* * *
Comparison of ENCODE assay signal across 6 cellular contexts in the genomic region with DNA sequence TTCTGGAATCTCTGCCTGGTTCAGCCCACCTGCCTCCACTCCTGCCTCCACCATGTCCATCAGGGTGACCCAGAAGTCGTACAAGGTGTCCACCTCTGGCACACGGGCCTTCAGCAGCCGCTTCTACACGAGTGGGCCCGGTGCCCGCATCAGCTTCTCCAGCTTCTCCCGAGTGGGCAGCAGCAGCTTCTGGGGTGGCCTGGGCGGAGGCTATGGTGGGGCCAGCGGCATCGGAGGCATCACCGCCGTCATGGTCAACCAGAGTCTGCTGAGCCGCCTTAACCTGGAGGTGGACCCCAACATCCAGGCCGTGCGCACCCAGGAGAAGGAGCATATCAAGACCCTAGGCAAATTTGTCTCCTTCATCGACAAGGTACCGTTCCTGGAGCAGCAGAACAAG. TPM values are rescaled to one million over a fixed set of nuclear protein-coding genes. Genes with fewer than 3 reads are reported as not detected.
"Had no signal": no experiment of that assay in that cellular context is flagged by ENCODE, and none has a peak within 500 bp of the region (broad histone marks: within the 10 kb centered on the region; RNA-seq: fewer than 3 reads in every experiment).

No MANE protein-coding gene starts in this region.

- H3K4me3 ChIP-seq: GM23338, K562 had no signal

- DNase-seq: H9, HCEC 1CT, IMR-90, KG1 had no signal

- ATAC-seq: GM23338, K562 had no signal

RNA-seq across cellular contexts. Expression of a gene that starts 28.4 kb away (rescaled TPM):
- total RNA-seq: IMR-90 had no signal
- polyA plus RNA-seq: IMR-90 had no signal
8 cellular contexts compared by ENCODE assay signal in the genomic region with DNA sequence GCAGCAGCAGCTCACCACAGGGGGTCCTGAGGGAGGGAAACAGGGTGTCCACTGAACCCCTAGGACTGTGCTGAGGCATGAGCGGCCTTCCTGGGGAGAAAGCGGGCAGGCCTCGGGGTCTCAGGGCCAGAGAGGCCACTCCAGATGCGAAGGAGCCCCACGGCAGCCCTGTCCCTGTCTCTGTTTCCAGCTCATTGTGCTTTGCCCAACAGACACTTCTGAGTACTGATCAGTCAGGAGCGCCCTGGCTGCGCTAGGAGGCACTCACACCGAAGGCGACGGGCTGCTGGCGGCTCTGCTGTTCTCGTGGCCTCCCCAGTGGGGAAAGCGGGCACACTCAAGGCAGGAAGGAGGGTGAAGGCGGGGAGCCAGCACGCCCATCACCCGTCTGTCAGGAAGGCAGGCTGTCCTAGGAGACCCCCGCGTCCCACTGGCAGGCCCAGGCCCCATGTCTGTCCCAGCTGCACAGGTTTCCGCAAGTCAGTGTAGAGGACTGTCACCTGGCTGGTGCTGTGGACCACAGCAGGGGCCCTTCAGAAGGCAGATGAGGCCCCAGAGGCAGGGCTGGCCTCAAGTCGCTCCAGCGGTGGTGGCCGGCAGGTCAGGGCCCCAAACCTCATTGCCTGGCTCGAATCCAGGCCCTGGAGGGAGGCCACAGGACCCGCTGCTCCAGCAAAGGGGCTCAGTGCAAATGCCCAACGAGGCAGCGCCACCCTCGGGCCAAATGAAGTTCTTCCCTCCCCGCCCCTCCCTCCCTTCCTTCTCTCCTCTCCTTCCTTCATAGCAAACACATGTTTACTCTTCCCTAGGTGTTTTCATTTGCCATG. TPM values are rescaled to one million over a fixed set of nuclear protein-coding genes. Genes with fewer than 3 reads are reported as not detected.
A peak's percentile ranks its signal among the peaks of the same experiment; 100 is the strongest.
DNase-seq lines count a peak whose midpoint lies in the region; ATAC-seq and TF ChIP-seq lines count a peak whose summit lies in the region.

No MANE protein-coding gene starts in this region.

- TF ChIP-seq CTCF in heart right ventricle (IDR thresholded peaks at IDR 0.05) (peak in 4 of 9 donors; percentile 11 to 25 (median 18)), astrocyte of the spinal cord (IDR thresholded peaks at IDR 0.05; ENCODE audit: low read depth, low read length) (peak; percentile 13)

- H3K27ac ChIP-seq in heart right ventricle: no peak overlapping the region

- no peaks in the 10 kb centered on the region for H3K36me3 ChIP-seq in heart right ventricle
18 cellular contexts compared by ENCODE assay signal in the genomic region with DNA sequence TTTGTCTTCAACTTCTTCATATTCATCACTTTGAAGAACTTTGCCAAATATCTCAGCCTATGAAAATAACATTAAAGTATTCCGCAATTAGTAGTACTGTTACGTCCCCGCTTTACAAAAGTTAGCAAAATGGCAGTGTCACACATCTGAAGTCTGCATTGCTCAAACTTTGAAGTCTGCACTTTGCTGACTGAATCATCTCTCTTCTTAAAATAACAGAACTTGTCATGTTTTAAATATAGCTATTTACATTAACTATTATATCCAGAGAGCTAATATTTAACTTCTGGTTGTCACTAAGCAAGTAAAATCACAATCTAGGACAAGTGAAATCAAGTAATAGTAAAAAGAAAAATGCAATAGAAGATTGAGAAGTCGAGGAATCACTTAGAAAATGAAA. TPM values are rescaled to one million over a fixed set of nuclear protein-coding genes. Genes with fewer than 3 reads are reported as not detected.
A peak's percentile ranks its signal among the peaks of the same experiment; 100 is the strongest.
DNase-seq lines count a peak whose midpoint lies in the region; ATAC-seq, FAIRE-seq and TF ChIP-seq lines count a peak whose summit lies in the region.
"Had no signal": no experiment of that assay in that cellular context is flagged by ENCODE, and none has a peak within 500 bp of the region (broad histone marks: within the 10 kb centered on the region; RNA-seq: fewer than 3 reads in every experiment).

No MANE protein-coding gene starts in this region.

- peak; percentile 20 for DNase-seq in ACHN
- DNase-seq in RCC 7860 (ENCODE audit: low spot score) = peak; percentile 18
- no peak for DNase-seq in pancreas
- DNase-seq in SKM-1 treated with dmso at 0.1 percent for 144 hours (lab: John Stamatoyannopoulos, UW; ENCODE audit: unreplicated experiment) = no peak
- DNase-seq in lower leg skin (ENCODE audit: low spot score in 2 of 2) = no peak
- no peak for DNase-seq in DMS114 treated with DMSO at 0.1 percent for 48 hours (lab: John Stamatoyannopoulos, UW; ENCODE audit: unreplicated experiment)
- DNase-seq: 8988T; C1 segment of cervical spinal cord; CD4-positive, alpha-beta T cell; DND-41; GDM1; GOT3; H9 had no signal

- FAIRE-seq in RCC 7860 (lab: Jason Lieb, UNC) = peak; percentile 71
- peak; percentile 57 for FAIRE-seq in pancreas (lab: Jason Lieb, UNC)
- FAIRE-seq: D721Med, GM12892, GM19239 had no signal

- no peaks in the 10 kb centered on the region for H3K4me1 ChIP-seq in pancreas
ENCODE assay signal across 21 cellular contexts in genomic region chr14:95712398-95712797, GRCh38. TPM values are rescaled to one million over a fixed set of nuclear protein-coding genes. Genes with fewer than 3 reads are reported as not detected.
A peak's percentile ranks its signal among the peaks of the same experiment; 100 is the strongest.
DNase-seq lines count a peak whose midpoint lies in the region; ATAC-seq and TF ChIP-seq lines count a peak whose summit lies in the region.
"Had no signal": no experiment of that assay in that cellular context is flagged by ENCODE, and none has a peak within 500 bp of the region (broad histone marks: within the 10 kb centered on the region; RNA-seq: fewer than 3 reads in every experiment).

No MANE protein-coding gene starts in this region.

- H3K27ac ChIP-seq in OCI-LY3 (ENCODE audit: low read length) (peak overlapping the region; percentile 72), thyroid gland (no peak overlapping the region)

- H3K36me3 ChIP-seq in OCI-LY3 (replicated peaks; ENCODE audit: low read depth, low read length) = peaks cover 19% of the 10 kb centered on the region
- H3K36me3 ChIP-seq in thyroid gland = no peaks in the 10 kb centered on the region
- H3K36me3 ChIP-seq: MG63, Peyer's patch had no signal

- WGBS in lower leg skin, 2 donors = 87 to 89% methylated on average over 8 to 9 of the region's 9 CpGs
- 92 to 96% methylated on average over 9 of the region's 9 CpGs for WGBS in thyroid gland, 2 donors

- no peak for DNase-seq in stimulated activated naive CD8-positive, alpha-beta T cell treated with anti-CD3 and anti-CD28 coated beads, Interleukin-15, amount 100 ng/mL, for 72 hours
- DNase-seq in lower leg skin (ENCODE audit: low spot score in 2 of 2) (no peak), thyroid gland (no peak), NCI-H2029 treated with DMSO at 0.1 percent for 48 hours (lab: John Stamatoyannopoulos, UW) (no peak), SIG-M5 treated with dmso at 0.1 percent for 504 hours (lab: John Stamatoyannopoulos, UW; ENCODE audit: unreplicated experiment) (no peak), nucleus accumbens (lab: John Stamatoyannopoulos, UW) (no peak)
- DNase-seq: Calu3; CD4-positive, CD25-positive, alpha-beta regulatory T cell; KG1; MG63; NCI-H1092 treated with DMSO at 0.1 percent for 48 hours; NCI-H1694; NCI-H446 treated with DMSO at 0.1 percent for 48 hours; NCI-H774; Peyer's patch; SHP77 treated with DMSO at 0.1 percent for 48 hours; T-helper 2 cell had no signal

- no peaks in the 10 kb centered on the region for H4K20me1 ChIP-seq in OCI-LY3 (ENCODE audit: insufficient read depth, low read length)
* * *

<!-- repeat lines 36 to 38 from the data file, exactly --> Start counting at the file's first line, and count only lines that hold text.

"Had no signal": no experiment of that assay in that cellular context is flagged by ENCODE, and none has a peak within 500 bp of the region (broad histone marks: within the 10 kb centered on the region; RNA-seq: fewer than 3 reads in every experiment).

No MANE protein-coding gene starts in this region.

- H3K27ac ChIP-seq in OCI-LY3 (ENCODE audit: low read length) (peak overlapping the region; percentile 72), thyroid gland (no peak overlapping the region)